Also in Kochi city - a nice old castle and a park. So you know what that means - another entry into my flower blogging competition.

After the market and the castle, we got back in the car and headed towards the ocean. It was cloudy and getting towards evening, so there was some concern that once we got to the coast, there would be nothing to see. These concerns were increased when we got into a mega traffic jam (almost unheard of in Japan). It turned out to be a multi-house fire that had just been put out. As we rolled by, I snapped some pictures. I tried to keep the subjects in the middle, but the fact that we were moving by made some very strange pictures. In each picture only one thing is in focus, and everything else is blurry. The pictures remind me of photographs of miniature landscapes, and frankly, I like them.

After we passed the fire, the road opened up and we made it to the ocean. Again, like the mountains near Imabari - the coast is like nothing I've seen in Hiroshima.

A grueling drive, a business hotel, and a continental breakfast later, we were back on the road, driving up the west side of Shikoku. The water was calm and clear, like the water near my house, but the coast was still different.

Shikoku is a ways south of Hiroshima, and had been getting warmer weather. What that means in Japan is that the wild cherries burst into bloom. You always see the pictures of cherry-lined streets in Japan, but it's easy to miss the fact that the mountains and forests are dotted with cherries too, and when they bloom, the mountains get dotted with bursts of pink.

We kept on driving north, passing through Uchiko, a small city that has a famous street of old houses and delicious oranges.

This is a traditional old-style Uchiko house. It looks completely different from an old Kyoto house, or an old Tokyo house.

The last stop along the way back was Matsuyama. A pretty big city, we spent a good few hours there. At the top of a long flight of stairs up to a temple, a boy in a kimono gave me a sassy look:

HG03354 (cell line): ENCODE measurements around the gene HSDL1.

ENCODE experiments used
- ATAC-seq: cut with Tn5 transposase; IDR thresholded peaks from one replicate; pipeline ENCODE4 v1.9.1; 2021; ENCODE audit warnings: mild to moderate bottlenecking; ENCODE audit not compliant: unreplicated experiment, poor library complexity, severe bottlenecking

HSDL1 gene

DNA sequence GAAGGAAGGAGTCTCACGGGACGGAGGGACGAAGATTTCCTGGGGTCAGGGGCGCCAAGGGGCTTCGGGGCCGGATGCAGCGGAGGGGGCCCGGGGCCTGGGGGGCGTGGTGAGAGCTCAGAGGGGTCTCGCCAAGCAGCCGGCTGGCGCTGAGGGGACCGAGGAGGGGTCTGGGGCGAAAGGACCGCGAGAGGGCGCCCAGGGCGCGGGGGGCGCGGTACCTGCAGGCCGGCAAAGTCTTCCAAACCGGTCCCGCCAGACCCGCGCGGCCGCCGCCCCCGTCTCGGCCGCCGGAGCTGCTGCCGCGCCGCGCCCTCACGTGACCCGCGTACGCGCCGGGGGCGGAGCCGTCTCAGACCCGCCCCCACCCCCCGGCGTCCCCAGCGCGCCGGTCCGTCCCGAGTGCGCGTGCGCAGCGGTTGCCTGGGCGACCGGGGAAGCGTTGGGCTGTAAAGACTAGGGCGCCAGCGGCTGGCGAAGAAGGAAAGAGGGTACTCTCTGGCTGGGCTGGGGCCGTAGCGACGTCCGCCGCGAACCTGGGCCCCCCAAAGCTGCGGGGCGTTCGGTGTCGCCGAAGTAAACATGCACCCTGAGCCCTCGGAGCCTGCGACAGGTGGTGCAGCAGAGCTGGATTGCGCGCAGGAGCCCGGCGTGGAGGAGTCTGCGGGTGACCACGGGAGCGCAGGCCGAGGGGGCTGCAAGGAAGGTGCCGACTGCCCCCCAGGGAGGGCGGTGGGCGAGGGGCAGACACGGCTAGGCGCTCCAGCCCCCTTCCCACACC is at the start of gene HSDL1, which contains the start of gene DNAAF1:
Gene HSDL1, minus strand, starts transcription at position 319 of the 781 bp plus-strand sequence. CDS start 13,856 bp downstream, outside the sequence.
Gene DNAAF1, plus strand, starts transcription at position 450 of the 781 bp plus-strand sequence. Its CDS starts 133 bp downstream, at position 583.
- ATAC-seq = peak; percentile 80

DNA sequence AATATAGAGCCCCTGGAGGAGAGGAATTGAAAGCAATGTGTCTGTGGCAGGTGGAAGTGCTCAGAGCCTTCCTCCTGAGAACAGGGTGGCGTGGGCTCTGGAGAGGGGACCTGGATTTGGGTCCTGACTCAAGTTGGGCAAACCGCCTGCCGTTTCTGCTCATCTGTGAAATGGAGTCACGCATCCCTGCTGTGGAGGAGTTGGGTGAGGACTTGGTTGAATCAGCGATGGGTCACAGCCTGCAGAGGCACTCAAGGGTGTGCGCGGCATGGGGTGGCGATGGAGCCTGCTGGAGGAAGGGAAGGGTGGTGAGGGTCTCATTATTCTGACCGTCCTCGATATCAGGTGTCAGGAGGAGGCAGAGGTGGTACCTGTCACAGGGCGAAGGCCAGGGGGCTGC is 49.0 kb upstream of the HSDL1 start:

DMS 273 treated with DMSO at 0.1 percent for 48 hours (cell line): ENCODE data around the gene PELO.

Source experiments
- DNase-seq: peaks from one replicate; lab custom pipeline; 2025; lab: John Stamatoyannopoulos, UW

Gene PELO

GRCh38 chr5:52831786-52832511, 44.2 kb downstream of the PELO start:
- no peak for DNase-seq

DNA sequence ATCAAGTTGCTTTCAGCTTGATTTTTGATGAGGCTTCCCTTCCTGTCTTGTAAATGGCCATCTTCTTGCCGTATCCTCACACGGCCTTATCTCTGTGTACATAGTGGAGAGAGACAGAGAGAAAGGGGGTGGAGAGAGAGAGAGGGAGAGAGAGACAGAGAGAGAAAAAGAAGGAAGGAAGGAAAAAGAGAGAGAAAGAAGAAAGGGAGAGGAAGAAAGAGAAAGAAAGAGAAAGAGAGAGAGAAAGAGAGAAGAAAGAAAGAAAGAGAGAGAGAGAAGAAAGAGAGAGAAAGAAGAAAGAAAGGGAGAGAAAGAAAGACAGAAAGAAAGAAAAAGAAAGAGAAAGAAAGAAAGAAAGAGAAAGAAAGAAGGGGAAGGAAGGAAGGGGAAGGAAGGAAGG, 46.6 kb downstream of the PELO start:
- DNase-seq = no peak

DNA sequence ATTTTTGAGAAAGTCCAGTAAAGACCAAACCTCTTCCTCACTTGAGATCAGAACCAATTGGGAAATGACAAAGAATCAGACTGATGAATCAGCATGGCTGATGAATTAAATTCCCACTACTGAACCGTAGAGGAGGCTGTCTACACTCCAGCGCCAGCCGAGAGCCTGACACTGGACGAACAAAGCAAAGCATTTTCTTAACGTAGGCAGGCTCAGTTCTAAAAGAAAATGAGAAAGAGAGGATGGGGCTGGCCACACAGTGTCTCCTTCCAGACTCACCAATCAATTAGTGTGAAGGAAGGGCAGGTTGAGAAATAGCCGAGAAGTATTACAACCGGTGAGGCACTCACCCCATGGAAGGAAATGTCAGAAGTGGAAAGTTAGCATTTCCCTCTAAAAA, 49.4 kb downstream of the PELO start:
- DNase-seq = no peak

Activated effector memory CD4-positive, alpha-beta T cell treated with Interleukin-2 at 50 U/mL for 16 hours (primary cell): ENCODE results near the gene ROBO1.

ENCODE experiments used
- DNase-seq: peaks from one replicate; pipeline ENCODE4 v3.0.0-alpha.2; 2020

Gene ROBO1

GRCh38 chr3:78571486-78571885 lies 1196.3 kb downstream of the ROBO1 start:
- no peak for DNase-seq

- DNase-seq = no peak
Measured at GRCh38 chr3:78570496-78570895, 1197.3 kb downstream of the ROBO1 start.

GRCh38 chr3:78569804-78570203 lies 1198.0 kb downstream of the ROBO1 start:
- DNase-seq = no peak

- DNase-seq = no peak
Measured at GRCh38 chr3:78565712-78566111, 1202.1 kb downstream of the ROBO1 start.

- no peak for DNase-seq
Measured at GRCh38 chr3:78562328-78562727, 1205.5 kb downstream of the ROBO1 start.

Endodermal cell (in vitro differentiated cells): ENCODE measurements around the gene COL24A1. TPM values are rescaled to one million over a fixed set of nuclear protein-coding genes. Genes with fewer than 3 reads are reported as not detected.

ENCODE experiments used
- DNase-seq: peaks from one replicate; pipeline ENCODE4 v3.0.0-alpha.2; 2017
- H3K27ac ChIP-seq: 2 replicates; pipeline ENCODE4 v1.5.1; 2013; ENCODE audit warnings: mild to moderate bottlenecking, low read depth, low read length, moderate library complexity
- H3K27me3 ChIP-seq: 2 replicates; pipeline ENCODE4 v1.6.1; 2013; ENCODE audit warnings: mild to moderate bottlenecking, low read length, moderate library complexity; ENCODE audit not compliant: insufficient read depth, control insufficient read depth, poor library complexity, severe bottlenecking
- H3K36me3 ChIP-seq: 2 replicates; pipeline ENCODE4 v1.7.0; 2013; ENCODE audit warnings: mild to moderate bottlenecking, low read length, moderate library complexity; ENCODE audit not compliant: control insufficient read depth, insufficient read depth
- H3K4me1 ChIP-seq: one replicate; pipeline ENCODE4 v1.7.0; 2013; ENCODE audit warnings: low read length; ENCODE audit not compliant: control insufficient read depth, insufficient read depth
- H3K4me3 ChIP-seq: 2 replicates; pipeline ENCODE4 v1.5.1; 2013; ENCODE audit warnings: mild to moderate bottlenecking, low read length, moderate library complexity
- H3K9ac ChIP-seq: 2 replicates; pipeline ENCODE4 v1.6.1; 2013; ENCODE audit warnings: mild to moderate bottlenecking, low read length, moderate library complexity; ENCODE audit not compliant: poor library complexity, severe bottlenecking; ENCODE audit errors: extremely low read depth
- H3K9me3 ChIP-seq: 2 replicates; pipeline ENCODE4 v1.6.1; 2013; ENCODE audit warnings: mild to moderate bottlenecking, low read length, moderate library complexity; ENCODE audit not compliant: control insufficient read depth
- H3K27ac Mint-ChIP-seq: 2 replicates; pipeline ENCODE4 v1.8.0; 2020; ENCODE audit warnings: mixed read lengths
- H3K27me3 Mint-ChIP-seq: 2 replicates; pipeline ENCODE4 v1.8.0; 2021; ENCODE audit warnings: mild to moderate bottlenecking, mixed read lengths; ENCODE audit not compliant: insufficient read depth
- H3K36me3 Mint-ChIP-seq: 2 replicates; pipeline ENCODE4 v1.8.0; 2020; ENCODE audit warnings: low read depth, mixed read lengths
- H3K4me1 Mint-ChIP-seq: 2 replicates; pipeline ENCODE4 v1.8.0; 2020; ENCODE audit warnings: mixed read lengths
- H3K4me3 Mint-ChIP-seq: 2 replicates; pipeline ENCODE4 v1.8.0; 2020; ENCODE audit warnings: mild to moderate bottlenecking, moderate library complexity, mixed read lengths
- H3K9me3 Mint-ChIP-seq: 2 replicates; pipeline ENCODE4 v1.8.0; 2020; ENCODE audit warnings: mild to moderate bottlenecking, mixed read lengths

I'm not sure what this says, but it's pretty cool graffiti.

The last place we went in Matsuyama was a temple on the famous pilgrimage path. Japanese people can do a pilgrimage around Shikoku, visiting 88 special temples. They wear special straw hats and white clothes, and I'd imagine the walk takes a very long time. The last temple we stopped at was number 56 or something, and it was a very different experience than any of the huge beautiful temples of Kyoto. It was a living temple, with tens or hundreds of worshippers coming every day to pray and leave notes and offerings. It was a mishmash of all kinds of things, austere and old, garish and new, beautiful, ugly, the whole place showed signs of a sort of temple-design-by-committee.

Every surface was covered in stickers left by passing pilgrims, some with names of places, some with messages or names.

People fold hundreds of paper cranes and leave them in thick mats hanging from trees.

There's constant fires and incense, this lamp has seen better days - but in some ways it hasn't. It's perfect. Clean and new, it would have none of the interest and beauty it has now.

Completely randomly, there's a doorway going into the mountain behind the temple complex. It's an enormous tunnel complex, curving corridors, alcoves, dead ends, and a straight shot that goes all the way through the mountain. All along the tunnel are devotional items. The whole thing is pretty surreal.

At one exit from the tunnel is a white board where pilgrims can leave messages for each other.

And that was about it. We hung out for another week, we went out to dinner, Fred and I went fishing on an awful stormy day, movies were watched, cats were petted, and general relaxation occurred. A good time was had by all. Don't even think for a second that we didn't catch a couple nice sunsets.

Speaking of sunsets, they are working out for me. A sunset just got me a tote bag.

And so the parents headed out. It was a great time, and now I have to deal with my cat's craziness all by myself. Speaking of that cat, as Leila got ready to leave, she looked at me sincerely - seeing her brother for the last time for another five months or so and said "I'm going to miss your cat so much!" Thanks, Leila.

It's understandable though.